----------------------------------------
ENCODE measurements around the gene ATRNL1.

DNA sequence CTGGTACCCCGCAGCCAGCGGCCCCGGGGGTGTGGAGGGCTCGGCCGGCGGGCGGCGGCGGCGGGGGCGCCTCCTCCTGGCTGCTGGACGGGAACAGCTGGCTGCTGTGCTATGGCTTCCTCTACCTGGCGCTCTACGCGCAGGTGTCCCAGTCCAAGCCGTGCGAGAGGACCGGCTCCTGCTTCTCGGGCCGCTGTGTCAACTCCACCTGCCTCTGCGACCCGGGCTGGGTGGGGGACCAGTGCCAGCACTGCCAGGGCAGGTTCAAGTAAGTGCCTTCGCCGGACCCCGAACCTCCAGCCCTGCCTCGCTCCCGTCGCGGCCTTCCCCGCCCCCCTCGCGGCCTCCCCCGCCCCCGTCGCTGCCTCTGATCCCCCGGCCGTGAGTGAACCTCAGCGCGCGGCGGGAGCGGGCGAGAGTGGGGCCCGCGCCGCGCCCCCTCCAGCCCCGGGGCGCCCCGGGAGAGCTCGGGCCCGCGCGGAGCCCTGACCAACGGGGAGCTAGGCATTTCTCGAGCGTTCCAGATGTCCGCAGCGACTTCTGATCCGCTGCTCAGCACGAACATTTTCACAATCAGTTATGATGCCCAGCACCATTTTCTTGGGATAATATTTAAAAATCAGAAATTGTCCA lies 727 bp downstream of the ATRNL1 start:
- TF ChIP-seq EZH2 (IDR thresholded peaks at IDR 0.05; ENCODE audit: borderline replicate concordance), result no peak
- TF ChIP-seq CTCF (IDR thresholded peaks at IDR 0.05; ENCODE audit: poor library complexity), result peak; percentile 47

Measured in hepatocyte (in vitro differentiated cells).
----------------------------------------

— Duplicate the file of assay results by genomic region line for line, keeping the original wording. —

ENCODE measurements around the gene ATRNL1.

DNA sequence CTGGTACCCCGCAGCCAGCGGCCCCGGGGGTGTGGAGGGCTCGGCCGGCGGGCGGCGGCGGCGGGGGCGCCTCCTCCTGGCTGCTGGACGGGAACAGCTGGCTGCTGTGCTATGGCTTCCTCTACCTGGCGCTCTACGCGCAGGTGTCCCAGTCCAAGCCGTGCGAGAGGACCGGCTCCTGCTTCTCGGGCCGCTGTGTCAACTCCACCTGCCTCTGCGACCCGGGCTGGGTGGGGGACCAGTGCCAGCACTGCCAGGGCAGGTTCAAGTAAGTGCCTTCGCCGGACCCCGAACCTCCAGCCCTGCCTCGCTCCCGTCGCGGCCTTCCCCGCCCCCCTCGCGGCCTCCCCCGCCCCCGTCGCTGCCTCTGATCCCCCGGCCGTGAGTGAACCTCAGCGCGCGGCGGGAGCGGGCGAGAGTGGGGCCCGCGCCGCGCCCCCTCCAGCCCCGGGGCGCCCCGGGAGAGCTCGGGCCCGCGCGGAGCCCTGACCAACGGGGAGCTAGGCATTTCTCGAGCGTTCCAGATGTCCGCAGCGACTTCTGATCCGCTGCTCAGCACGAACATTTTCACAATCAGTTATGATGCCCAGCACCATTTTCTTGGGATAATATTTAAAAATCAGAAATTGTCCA lies 727 bp downstream of the ATRNL1 start:
- TF ChIP-seq EZH2 (IDR thresholded peaks at IDR 0.05; ENCODE audit: borderline replicate concordance), result no peak
- TF ChIP-seq CTCF (IDR thresholded peaks at IDR 0.05; ENCODE audit: poor library complexity), result peak; percentile 47

Measured in hepatocyte (in vitro differentiated cells).